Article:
Flagstaff is a key city along Route 66 and the largest city along the route in northern Arizona. The city is named after a Ponderosa Pine flagpole made by a scouting party from Boston to commemorate the United States Centennial on July 4, 1876. Route 66 was mapped through in 1926 and forever became one with the city.
Humphrey's Peak (elevation 12,633), Arizona's highest point, is only about 10 miles north of Flagstaff. To some extent, Humphrey's Peak has actually been visible for you traveling on Route 66 since before Holbrook – on a clear day anyway. And once you're in Flag, the San Francisco Peaks – home to the Arizona Snowbowl Ski Resort – are also stunning sights.
Trivia: Flagstaff averages 108.8 inches of snow per year, making it one of the snowiest cities in the United States. It also averages 288 annual days of sunshine, making it one of the sunniest.
Route 66 comes in with U.S. 89 along a busy commercial corridor featuring the Museum Club. Opened in 1931, the Museum Club has a long tradition as an Old West saloon, home to many a show from legendary country and western artists, and a place that holds plenty of stories and legends. Stop in for a beverage, or just to take in the atmosphere.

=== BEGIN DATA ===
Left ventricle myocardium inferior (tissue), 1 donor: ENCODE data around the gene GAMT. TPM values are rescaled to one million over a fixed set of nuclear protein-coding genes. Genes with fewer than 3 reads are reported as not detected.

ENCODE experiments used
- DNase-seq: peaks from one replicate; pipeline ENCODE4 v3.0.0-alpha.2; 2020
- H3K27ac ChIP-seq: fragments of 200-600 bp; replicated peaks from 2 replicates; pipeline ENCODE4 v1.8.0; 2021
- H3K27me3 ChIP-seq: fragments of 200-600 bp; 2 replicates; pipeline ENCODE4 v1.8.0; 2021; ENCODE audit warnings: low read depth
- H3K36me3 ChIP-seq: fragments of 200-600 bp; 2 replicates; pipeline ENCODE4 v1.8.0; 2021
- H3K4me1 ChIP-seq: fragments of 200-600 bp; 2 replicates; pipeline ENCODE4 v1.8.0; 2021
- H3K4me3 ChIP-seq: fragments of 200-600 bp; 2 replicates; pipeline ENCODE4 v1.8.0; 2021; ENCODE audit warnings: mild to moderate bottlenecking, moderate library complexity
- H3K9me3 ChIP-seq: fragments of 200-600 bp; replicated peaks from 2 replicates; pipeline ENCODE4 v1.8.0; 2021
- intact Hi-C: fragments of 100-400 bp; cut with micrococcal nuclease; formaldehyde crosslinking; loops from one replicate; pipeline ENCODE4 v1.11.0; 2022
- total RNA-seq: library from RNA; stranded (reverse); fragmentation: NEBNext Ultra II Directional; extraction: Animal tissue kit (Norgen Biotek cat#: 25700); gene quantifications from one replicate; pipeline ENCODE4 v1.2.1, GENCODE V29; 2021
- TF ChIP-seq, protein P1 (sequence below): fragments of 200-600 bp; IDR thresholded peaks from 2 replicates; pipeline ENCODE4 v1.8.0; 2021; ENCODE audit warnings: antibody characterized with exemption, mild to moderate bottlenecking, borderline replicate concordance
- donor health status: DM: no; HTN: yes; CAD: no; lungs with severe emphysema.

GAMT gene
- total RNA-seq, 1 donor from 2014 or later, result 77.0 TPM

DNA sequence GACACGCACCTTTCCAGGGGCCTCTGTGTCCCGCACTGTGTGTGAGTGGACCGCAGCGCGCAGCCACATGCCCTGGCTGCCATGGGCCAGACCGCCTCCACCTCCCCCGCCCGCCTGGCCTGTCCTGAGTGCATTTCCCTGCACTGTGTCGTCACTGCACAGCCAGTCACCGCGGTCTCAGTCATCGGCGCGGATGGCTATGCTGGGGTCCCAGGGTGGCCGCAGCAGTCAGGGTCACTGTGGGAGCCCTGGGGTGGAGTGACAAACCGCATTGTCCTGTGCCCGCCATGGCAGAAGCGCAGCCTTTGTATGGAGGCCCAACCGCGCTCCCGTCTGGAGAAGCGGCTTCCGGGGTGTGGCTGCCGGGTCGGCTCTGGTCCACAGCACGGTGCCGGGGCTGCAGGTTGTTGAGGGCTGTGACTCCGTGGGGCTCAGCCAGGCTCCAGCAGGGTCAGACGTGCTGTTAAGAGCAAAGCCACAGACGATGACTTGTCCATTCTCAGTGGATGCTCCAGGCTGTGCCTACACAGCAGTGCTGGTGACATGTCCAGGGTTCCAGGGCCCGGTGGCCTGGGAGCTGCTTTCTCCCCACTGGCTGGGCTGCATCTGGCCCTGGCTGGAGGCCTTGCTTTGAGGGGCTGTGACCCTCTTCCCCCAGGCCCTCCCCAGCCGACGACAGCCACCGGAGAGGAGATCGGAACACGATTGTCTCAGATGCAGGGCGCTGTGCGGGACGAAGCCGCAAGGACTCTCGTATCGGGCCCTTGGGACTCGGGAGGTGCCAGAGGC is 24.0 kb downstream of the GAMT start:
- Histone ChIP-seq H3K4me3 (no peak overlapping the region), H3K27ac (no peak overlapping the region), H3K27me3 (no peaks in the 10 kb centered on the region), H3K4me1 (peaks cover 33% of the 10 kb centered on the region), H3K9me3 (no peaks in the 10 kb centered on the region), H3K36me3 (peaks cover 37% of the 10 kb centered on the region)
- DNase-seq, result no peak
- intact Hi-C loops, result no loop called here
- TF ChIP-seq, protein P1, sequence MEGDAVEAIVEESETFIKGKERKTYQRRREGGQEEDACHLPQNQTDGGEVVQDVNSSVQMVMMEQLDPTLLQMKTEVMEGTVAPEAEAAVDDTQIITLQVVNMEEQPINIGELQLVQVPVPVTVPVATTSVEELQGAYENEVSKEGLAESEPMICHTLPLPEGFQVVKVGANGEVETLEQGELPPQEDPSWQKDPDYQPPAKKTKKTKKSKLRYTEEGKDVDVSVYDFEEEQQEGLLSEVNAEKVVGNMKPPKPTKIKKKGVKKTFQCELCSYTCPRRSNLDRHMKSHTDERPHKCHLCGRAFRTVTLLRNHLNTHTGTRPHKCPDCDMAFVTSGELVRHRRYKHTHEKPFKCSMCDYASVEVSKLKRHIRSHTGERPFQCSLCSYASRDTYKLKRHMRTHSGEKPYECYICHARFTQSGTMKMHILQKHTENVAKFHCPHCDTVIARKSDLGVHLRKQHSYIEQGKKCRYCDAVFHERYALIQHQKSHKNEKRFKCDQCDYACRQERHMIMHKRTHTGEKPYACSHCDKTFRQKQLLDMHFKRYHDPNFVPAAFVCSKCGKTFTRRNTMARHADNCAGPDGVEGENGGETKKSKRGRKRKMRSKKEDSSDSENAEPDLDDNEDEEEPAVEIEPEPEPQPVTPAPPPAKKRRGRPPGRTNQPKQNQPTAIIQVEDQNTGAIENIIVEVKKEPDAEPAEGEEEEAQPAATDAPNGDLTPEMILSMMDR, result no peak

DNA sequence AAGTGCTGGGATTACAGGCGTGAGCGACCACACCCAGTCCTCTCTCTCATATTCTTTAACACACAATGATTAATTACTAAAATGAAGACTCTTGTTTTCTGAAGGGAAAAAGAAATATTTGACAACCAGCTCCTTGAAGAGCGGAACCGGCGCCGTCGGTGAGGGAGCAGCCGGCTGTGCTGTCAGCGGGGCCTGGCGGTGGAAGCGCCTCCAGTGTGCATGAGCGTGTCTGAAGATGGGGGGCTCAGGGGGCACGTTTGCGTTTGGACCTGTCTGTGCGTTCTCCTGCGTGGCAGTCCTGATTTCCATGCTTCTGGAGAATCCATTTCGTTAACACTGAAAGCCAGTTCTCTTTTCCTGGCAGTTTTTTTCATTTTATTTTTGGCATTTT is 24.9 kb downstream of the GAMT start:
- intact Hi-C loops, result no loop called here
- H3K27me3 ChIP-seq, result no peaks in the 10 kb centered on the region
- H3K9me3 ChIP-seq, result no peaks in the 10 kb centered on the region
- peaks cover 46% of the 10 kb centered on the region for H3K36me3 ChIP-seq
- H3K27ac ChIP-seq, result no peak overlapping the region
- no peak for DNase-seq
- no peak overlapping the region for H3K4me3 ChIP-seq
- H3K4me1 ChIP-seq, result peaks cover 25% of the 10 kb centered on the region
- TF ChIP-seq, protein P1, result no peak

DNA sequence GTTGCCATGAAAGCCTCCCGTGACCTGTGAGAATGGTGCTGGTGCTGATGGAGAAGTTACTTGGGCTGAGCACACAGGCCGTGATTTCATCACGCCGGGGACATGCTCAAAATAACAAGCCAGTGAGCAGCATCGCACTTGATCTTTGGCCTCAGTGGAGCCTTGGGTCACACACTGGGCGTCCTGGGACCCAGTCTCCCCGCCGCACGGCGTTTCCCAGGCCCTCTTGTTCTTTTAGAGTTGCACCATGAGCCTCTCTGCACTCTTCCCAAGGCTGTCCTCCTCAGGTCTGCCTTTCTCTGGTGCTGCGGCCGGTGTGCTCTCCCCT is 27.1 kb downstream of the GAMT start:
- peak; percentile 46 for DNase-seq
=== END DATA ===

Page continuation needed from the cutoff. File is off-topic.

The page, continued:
Downtown Flagstaff is a charming, bustling area filled with narrow streets, classic buildings, and an eclectic mix of shops, restaurants, bars, and historic sites. Despite the downtown scene, Flag was the first city in the United States to pass an ordinance governing outdoor lighting, and was designated an "International Dark-Sky City" by the International Dark Sky Association as recently as 2001.
Flagstaff is also a gateway city to many of Arizona's national parks. Visitors are but a quick drive to Sunset Crater Volcano National Monument, Walnut Canyon National Monument, and Wupatki National Monument. Even Grand Canyon National Park's eastern rim, which is accessible via U.S. 180, is about an 80-mile drive.
Best Western Pony Soldier Inn & Suites
3030 E. Route 66
Flagstaff, AZ 86004-3936